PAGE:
• Neil B on October 29, 2012 7:58 PM:

    I guess I might as well point out the obvious angle, which is to ask who owns this rag, and figure that a complete hack like Romney would be better for their bottom line.

  • Leopold von Ranke on October 29, 2012 8:34 PM:

    Don't think anyone who actually lives in Iowa has paid any attention to the Register in years, at least since Geneva Overholser left as editor. I cancelled my subscription when the parakeet died. Iowa is basically strong R in the western part of the state (aka Outer Nebraska) and strong D in the east. Nobody pays much attention to the rag published in the center of the state.

  • beejeez on October 29, 2012 8:54 PM:

    I'm a former newsman who can back up NJPM's point. Indeed, unless it's proven otherwise, readers should assume that their newspaper's presidential endorsements, if not all its major endorsements and opinions, are handed down from the publisher. Publishers who are too busy, too lazy or too lousy a writer (as well as too unprincipled to sign the editorial themselves) always have the option of ordering an unwilling underling to do the job. And sometimes the writer leaves a few clues that his heart ain't in it.

  • Mary in Des Moines on October 29, 2012 9:27 PM:

    Many of us here in Iowa were astounded at the Register's endorsement. It made no sense with their previous editorial support of gay marriage, immigrant reform, abortion rights, and many other things Romney opposes. The most galling was to favor Romney because of the obstructionism of the GOP House. Since when is bad behavior rewarded?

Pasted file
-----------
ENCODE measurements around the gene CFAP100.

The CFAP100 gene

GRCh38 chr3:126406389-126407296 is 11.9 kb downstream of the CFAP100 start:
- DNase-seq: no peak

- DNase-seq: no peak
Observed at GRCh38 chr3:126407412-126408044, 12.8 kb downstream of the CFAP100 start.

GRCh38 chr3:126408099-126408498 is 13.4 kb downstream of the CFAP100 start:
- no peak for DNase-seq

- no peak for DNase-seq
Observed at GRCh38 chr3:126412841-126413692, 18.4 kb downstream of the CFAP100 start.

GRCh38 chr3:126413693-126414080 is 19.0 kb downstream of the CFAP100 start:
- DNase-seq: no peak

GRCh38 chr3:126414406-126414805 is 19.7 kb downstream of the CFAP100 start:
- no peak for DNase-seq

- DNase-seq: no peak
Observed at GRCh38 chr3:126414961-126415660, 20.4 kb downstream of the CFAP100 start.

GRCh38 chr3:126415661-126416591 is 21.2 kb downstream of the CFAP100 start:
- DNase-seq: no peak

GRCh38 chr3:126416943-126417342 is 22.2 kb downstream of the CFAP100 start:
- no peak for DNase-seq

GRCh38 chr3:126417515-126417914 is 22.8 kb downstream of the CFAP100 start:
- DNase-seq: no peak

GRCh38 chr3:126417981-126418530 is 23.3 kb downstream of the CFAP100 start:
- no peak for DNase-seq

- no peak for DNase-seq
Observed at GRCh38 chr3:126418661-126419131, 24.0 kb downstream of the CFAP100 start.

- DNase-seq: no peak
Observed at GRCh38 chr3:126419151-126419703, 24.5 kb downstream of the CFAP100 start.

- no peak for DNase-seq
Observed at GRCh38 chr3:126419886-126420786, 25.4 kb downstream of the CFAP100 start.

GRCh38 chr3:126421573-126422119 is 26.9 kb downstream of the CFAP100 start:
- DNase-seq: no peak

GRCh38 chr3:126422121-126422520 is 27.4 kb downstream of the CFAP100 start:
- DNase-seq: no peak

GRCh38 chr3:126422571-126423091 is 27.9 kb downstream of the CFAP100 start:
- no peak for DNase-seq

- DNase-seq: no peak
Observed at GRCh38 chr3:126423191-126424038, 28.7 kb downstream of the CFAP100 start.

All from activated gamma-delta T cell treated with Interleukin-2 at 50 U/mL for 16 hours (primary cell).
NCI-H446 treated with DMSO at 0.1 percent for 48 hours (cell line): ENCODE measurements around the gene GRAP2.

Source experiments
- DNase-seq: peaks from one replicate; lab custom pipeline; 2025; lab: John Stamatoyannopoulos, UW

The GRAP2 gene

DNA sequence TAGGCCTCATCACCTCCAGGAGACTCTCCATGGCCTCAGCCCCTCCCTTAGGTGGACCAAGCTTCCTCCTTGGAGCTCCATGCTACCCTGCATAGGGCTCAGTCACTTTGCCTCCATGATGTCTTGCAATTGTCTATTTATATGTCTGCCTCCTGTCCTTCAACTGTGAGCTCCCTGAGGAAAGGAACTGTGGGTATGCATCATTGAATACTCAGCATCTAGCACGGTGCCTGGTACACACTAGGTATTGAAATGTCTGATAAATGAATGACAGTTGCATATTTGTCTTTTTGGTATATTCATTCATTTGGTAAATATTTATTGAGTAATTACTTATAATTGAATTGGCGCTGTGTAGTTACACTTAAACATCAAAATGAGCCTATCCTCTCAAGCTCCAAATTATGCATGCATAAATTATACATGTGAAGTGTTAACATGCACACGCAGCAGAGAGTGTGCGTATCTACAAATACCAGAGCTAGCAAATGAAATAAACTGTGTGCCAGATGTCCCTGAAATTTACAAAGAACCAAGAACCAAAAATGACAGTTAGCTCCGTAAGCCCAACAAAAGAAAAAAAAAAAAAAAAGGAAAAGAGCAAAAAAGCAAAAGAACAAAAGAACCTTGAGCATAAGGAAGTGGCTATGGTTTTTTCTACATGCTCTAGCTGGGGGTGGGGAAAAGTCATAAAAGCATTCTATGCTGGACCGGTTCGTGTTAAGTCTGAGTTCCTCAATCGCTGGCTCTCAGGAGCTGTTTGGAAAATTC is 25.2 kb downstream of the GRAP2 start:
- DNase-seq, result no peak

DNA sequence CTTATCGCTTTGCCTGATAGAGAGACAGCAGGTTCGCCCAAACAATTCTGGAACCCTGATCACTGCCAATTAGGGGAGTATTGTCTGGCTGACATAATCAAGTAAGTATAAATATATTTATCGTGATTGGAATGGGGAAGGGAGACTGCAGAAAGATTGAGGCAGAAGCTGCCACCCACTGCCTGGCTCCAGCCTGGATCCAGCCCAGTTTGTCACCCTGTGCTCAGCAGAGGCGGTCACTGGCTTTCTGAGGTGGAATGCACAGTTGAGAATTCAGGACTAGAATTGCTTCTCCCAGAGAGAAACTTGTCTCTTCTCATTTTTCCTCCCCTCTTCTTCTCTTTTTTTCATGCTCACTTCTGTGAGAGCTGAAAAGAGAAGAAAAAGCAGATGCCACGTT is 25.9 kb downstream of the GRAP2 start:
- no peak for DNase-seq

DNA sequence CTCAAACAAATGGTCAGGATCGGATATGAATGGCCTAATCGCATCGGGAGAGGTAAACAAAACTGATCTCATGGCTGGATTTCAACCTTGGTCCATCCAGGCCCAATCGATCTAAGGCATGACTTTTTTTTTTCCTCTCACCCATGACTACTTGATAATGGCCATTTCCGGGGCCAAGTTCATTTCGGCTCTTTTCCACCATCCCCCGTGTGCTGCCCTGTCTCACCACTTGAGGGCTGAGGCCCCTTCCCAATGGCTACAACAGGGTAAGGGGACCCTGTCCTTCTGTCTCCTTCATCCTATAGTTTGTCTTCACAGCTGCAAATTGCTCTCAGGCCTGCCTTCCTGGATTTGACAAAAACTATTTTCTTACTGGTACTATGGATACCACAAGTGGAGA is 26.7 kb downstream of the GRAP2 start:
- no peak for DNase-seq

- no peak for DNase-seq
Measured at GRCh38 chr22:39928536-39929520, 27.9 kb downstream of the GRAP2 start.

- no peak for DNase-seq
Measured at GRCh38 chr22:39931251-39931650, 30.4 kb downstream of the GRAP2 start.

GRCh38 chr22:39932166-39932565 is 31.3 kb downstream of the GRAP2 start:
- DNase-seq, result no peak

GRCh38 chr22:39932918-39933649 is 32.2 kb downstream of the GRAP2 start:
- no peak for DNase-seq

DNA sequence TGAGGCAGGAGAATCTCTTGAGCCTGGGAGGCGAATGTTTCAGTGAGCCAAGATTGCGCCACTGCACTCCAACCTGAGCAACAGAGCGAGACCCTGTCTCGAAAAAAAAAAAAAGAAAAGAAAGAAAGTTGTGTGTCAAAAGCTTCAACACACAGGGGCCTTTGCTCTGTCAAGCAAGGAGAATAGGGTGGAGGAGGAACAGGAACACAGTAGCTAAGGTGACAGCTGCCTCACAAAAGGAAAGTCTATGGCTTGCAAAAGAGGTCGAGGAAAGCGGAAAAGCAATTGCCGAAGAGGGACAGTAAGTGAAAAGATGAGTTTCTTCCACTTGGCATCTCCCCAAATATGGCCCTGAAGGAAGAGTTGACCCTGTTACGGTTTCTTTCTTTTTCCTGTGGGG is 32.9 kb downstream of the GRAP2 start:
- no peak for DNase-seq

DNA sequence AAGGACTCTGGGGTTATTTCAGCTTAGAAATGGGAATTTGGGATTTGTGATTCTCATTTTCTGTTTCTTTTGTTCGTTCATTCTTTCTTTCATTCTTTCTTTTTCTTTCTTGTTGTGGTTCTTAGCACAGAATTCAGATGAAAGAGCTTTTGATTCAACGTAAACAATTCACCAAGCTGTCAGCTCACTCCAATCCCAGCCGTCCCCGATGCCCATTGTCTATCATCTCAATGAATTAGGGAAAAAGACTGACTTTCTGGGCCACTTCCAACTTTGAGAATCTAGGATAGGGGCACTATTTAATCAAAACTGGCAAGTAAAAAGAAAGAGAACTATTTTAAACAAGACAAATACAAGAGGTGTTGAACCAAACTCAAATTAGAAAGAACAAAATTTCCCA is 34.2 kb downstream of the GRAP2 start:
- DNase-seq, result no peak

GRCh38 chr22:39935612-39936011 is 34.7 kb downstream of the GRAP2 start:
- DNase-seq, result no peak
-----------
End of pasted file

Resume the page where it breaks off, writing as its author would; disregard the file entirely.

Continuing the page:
• Rick B on October 29, 2012 9:29 PM:

    Ed, this endorsement with all its internal contradictions is just more proof that this is not an election between two groups of self-interested rational voters. Instead it is an emotional scream from a large group of people who feel that the world they believe they rightfully dominated has been stolen from them and they want it back, in all its rural bucolic splendor.

    To get that world back they'll hand power to any liar who tells them what they want to hear. The mild lies that might have been somewhat rational were proven false long ago. Now only the radical Gingriches and Caines will suit them, and Romney has discarded all consistency and rationality to try to fill the role of Liar-in-Chief.

    The frightened conservatives are being driven by big money who consist of people who have gotten rich by inheritance and by defrauding the government. The wealthy are the same kinds of self-serving aristocrats as were described by Robert Michaels in his Iron Law of Oligarchy. Rupert Murdoch and the Koch Brothers are great examples. They would fit perfectly in the French Aristocracy that was overthrown in the French Revolution.

    As Bob Altermeyer said in his excellent on line book The Authoritarians you have to analyze the leaders separately from the followers. This is not an election between two rational political parties who want power for rational reasons. This is an election between self-centered oligarchs who are sucking the American economy dry and leaving only the husk for the majority of Americans and their frightened irrational minions against the somewhat more rational majority of the working people who created modern America.

  • Rich on October 29, 2012 9:32 PM:

    The GOPers and their media enablers/pals are pretty desperate if this is what they think is significant. They haven't seized on WaPo's tepid endorsement of Obama, but then WaPo is part of their orbit with its op-ed page filled with gezzer wingnuts and jennifer Rubin's volunteer work for Romney

  • bob h on October 30, 2012 10:24 AM:

    Endorse him for "jobs" when unemployment in your state is practically nonexistent.